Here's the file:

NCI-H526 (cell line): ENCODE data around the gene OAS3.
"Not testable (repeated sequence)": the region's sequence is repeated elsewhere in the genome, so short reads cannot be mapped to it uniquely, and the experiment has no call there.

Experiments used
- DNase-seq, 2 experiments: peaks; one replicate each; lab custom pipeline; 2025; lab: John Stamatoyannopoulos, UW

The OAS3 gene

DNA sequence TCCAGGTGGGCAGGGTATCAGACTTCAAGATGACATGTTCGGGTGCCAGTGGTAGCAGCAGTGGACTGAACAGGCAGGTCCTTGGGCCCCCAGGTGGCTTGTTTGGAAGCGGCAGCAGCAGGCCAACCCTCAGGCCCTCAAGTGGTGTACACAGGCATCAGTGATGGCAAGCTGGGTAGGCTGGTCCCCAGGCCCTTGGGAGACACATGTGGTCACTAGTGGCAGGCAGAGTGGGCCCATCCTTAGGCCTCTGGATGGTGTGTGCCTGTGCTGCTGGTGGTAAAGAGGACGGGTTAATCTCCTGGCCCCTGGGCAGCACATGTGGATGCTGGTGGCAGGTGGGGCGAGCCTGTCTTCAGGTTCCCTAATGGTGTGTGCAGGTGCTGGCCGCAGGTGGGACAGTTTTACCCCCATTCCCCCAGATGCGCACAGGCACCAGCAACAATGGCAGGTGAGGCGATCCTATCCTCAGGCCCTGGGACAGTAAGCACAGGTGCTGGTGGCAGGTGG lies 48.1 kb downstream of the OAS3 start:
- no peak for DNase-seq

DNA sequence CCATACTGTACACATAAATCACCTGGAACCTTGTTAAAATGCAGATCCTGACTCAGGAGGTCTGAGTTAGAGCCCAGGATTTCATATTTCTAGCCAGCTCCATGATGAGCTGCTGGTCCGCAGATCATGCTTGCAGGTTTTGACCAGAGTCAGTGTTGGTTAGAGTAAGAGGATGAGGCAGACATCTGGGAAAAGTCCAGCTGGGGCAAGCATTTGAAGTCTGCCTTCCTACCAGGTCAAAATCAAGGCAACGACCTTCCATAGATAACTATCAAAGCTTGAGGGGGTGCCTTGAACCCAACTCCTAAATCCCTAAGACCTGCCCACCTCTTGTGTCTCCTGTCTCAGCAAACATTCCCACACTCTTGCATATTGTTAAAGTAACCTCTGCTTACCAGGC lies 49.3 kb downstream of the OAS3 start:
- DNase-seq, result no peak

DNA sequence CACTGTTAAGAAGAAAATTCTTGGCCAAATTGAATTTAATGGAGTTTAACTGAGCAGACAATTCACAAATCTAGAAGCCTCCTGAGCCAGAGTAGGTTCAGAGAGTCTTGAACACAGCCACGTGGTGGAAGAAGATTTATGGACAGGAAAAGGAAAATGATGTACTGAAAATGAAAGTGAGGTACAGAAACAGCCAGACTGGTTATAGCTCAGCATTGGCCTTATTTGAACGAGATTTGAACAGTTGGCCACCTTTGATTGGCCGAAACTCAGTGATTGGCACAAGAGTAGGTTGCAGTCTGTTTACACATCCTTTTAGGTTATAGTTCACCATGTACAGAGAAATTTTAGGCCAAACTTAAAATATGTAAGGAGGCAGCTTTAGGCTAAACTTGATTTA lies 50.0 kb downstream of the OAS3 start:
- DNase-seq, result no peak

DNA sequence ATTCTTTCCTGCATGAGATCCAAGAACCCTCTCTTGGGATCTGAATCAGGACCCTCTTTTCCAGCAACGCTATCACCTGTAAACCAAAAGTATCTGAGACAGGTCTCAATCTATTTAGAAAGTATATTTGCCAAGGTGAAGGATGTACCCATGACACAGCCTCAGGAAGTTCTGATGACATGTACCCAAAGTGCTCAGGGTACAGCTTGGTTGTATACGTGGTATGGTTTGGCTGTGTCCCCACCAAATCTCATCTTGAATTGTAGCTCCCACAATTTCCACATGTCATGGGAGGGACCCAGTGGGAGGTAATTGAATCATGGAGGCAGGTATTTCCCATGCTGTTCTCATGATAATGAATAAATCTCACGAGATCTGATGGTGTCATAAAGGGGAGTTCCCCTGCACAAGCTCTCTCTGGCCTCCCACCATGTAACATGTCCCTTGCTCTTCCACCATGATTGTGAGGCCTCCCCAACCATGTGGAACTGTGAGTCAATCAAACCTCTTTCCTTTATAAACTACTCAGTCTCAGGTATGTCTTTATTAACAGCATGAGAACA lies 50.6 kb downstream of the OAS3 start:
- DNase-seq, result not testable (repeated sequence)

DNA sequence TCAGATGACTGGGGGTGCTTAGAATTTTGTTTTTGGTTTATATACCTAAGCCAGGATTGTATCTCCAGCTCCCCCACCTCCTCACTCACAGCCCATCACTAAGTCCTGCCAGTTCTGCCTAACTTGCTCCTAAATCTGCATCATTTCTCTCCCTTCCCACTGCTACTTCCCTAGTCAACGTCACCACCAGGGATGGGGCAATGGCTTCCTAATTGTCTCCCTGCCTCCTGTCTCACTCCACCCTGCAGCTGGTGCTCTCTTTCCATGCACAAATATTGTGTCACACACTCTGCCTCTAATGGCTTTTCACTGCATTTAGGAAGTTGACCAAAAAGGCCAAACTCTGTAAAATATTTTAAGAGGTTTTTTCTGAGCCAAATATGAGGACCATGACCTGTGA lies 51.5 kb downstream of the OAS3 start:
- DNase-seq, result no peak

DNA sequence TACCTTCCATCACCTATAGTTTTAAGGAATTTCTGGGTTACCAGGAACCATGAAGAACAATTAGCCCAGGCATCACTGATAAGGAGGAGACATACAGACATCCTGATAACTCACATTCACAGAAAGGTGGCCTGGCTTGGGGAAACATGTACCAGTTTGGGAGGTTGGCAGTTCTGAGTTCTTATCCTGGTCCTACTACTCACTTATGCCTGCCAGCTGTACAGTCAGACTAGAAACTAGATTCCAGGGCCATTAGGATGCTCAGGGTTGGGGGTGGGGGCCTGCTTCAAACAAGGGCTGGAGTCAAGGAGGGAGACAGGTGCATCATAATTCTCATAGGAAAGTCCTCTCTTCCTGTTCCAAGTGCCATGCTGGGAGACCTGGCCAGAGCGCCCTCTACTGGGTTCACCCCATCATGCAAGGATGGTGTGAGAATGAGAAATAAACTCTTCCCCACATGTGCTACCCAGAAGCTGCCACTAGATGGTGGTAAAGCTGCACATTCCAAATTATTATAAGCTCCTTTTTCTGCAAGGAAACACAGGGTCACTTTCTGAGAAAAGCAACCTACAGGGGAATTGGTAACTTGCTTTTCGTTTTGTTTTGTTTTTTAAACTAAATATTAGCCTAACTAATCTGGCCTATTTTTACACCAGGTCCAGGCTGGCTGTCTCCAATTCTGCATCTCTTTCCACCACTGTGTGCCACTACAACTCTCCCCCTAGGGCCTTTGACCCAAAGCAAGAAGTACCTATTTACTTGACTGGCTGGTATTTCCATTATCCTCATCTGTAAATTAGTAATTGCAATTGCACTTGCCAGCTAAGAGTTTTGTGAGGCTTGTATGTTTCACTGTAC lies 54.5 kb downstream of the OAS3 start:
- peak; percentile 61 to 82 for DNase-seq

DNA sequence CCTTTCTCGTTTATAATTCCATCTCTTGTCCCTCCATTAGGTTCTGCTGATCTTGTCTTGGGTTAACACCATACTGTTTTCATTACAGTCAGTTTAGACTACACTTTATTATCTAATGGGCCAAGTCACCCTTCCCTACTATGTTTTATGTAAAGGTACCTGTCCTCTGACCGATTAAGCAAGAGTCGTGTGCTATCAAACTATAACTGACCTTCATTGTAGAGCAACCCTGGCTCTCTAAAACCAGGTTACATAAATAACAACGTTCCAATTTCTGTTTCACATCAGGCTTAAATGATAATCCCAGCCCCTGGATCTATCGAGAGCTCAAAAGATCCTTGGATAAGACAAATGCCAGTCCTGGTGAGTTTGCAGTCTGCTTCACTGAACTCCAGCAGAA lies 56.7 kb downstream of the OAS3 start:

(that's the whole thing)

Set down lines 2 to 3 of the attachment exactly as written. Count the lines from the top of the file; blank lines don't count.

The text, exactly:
"Not testable (repeated sequence)": the region's sequence is repeated elsewhere in the genome, so short reads cannot be mapped to it uniquely, and the experiment has no call there.

Experiments used